PHOENIX -- Justice Department officials told Arizona's attorney general and aides to the governor Friday that the federal government has serious reservations about the state's new immigration law. They responded that a lawsuit against the state isn't the answer.
"I told them we need solutions from Washington, not more lawsuits," said Attorney General Terry Goddard, a Democrat.
The Justice Department initiated separate meetings by phone and face-to-face in Phoenix with Goddard and aides to Republican Gov. Jan Brewer to reach out to Arizona's leaders and elicit information from state officials regarding the Obama administration's concerns about the new law.
The strong message that the Justice Department representatives delivered at the private meetings -- first with Goddard, then with Brewer's staff -- left little doubt that the Obama administration is prepared to go to court if necessary in a bid to block the new law, which takes effect July 29.
Goddard said he noted that five privately filed lawsuits already are pending in federal court to challenge the law.
"Every possible argument is being briefed," said Goddard, who is running unopposed for his party's nomination for the governor's race.
Brewer, who is seeking re-election, later said in a statement that her legal team told the Justice Department officials that the law would be "vigorously defended all the way to the United States Supreme Court if necessary."
The department officials, Brewer said, "were advised that I believe the federal government should use its legal resources to fight illegal immigration, not the state of Arizona."
"Key provisions of the sweeping law include a requirement that police enforcing any other law question people about their immigration status if there is "reasonable suspicion" that the people are in the country illegally. It also makes it a state crime to be in the country illegally.
Arizona has an estimated 460,000 illegal immigrants, and the law's supporters contend it will save taxpayer money and reduce crime by pressuring illegal immigrants to "self-deport."
Federal officials and other critics fear the state law could lead to widespread racial profiling.
Goddard said it would be wrong to assume that Arizona law enforcement officers would not act in a fair and highly professional manner."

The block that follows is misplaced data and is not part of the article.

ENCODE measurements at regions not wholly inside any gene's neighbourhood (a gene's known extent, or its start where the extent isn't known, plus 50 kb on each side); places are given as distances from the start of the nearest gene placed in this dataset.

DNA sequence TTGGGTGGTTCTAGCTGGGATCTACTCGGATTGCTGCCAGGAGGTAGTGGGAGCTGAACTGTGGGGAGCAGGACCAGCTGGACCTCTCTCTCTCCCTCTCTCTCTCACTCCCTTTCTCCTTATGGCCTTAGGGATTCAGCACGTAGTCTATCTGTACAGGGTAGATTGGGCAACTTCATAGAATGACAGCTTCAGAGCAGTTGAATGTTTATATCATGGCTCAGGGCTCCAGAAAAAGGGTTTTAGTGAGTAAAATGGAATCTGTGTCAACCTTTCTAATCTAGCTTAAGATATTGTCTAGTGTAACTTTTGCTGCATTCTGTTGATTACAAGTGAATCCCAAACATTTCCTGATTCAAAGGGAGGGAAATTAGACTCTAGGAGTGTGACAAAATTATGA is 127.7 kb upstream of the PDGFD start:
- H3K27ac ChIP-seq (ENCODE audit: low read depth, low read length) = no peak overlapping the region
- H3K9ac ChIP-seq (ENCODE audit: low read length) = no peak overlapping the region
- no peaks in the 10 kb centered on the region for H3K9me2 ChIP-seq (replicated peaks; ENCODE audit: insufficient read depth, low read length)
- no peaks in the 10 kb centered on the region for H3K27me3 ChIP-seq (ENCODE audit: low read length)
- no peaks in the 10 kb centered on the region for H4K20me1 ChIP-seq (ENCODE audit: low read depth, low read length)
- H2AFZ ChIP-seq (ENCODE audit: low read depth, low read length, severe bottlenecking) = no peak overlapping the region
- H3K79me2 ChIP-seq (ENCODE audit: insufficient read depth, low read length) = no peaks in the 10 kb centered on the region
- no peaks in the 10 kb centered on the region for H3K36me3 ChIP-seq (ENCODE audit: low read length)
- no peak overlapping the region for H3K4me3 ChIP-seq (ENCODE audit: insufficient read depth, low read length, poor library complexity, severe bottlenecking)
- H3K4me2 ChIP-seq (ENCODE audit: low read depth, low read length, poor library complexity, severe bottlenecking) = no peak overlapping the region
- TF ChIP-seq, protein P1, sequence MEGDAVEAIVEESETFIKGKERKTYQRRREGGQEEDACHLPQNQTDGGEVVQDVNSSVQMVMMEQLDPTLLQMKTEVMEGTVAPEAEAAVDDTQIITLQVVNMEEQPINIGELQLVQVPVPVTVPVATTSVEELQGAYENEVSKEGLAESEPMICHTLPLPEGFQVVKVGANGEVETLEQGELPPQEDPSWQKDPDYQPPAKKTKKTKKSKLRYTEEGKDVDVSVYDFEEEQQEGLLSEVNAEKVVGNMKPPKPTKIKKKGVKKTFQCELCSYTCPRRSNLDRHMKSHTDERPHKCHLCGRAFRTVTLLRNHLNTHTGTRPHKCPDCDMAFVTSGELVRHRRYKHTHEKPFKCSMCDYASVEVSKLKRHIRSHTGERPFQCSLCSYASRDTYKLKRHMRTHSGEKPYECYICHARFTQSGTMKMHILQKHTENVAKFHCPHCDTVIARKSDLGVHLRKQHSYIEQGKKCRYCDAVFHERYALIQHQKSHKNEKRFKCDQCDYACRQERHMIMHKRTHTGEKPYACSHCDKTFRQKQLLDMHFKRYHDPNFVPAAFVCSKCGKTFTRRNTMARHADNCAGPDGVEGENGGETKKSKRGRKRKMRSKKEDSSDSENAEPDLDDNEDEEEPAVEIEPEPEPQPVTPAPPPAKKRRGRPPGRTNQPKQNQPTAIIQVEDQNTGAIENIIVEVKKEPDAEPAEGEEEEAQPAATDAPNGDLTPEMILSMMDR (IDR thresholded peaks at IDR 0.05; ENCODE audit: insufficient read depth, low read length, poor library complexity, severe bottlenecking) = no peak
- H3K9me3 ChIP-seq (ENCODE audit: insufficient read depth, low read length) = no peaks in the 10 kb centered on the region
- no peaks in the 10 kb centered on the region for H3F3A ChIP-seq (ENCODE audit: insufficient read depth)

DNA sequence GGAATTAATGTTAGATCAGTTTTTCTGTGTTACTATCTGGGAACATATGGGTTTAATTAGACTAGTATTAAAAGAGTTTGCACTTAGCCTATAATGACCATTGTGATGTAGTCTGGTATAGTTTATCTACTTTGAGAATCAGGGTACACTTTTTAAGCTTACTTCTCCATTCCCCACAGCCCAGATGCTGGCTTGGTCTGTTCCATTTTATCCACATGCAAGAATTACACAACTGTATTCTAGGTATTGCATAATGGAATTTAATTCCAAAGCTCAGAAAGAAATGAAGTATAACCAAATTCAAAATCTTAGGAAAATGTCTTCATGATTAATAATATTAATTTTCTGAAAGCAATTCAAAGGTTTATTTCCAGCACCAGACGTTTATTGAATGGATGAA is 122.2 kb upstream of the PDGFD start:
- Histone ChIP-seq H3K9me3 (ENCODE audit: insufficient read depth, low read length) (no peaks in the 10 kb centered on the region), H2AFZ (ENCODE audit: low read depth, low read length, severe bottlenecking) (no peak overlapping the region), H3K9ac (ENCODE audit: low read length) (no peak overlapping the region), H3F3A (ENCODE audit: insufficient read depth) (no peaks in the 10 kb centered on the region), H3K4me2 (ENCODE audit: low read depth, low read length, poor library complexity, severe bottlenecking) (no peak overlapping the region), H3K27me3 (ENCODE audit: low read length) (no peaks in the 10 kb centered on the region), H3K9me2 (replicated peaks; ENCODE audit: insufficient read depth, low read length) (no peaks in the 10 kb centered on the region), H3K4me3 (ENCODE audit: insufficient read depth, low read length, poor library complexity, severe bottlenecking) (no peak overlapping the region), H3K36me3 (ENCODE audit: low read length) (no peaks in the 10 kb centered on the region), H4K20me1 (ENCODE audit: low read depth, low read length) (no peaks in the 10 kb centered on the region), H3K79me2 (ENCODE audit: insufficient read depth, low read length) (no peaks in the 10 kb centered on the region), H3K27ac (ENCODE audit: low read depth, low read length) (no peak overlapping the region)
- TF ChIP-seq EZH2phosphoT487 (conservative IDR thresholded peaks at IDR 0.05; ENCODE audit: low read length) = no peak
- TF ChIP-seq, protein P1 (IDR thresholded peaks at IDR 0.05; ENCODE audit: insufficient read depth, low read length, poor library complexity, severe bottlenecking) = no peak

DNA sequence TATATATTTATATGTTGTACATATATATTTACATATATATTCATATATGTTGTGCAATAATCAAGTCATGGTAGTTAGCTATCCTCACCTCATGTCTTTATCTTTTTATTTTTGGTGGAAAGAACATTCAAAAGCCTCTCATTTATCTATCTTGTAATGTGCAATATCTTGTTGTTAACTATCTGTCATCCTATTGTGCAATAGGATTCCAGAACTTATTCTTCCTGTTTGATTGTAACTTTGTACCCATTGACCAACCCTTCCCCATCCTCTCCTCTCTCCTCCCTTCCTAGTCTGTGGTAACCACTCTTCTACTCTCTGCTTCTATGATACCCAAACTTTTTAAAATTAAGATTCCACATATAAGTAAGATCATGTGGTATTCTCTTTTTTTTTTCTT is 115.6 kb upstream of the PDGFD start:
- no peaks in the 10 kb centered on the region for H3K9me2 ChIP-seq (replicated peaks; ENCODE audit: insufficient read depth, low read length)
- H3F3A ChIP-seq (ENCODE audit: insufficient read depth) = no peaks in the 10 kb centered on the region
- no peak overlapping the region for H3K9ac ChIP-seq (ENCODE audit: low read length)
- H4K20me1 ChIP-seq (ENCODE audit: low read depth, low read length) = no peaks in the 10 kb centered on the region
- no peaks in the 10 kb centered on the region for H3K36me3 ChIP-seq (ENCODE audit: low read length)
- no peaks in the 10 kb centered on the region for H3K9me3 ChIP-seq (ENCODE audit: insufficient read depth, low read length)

Brewer, who has hired private attorneys to represent her in the pending cases, expressed unease with Goddard's willingness to defend the law.
Goddard earlier vowed to defend it.
"While Senate Bill 1070 is far from perfect, it is a response to a very serious problem," Goddard said. "I told the lawyers that it would be just plain wrong for the federal government to sue to stop Arizona from dealing with something that the federal government has ignored for so many years."
Brewer's office declined immediate comment.
The federal officials' trip to Phoenix also was an effort to see if the two sides can find common ground in the debate, which has reignited immigration as a major political issue nationwide.
A number of other states are considering laws similar to Arizona's.
Justice Department spokesman Matthew Miller noted that U.S. Attorney General Eric Holder met with a number of police chiefs Wednesday in Washington "to hear their concerns about the impact of the Arizona law on their ability to keep communities safe.
"We continue to have concerns that the law drives a wedge between law enforcement and the communities they serve and are examining it to see what options are available to the federal government," Miller said.
While numerous police chiefs have criticized the law, several Arizona associations representing rank-and-file police officers support it.